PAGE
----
What are the signs of a snake bite in pets

December 9th, 2020

The warmer weather sees an increase in snake sightings, meaning our cats and dogs are more at risk than any other time of the year. Due to snakes being much more active, pet owners need to be more cautious and put in safeguards to help protect our pets from potential fatal bites. Therefore you should know the signs of a snake bite if your pet happens to get bitten.

Signs of a snake bite

As dogs and cats will often try to chase or kill snakes, it is important to be extra vigilant especially if you’re in an area that is common for snake sightings. Depending on the type of snake will determine how the symptoms your pet displays and how severe they are. Bites that are closer to the heart tend to spread venom quicker around the body. While bites at the beginning of summer are more venomous as the snake’s glands are fuller due to being inactive during the colder months.

Keep an eye out for the following signs to determine if your pet has been bitten by a snake:

  • Sudden weakness in your pet followed by collapsing
  • Vomiting
  • Shaking or twitching of muscles
  • Difficulty blinking
  • Loss of bladder or bowel control
  • Dilated pupils
  • Paralysis
  • Blood in urine

Due to your pet’s curiosity, they are most likely to be bitten around the head and limbs, so be sure to check those areas thoroughly if you notice them acting differently.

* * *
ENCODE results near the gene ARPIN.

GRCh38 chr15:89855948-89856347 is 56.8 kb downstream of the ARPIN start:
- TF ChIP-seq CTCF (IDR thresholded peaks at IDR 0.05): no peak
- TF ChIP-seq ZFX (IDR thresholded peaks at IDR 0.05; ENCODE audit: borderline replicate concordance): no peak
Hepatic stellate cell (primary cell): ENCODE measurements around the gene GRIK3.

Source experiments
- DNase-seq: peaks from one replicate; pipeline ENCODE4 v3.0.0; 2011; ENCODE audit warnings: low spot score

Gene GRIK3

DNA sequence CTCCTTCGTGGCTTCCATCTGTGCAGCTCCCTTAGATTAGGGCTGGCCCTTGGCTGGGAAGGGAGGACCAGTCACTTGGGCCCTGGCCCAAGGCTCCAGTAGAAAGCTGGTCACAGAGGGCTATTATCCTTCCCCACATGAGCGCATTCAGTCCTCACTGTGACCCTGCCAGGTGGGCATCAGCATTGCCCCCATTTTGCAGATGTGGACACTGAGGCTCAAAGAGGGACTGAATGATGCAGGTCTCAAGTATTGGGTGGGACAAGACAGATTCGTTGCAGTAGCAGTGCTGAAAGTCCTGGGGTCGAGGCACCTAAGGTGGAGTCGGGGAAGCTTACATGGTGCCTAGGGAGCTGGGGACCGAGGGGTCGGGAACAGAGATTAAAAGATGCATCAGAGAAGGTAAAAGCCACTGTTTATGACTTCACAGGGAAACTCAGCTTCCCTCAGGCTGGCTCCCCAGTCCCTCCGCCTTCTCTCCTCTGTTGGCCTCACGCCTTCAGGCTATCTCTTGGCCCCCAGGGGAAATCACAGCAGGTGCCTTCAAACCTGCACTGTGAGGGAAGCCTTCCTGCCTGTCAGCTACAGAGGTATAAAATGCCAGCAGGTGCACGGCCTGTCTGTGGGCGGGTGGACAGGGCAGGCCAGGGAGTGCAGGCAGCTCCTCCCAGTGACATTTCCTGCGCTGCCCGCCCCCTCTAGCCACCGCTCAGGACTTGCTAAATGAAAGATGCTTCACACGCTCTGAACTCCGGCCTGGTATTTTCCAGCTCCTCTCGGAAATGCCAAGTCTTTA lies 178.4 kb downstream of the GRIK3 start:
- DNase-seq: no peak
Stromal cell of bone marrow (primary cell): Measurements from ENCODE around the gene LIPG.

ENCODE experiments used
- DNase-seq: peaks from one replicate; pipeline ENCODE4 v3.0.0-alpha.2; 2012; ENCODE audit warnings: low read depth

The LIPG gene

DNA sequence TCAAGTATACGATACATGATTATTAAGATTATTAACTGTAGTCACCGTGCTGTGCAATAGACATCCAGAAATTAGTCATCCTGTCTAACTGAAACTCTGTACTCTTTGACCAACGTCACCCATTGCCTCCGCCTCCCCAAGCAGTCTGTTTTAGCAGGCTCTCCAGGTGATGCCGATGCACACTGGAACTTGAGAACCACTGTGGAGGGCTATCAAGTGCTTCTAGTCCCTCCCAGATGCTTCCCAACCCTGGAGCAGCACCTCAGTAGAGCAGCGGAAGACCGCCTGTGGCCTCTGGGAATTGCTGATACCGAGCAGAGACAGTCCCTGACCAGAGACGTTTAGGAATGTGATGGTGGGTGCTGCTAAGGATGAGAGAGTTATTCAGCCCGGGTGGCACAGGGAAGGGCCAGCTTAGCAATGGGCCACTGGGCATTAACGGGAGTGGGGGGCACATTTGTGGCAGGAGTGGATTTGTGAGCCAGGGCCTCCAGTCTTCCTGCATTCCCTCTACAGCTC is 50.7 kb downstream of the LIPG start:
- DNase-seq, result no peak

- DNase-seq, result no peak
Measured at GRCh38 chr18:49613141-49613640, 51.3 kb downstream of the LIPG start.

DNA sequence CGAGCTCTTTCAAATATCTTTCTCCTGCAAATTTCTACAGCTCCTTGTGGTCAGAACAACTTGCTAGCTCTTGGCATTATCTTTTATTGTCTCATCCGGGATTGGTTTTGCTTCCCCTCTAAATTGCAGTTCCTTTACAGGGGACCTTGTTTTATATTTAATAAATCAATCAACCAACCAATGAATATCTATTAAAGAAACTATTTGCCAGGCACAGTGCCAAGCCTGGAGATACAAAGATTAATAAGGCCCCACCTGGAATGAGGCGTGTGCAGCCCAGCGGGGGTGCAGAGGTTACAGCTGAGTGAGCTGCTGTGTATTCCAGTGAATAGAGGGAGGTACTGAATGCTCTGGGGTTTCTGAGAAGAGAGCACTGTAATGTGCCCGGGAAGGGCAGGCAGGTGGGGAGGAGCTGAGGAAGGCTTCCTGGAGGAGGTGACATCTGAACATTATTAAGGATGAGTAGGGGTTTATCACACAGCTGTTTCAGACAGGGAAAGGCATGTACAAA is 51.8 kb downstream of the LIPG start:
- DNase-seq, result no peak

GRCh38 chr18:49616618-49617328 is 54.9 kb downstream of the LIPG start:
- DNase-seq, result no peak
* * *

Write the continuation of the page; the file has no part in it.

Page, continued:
What to do next

If you suspect your pet has been bitten by a snake, it is important to act as quickly and calmly as possible and take them to the closest vet. Keeping them quiet and calm will help slow the spread of venom around their bloodstream – you can also apply a bandage around the area to reduce the spread (only if practical). The sooner they are treated the higher their chance of a full recovery.

If you see the snake that bit your four-legged friends, do not try and kill or capture it as it may bite you and then the chance of survival for both of you is greatly reduced. Be sure to identify it without getting too close so that you can tell your vet which will speed up treatment. If you can’t identify it, no need to worry as a simple blood or urine test can be done to determine the type of snake.


The vet will give your pet antivenom which will most likely cure your pet, depending on how long it has been since they were bitten and the type of snake. It is important to note that antivenom comes at a substantial cost so it is best to try and avoid interactions with your pets and snakes at all costs. Installing a snake-proof fence or removing any potential hiding places in your yard will go a long way to keeping you and your pets safe!

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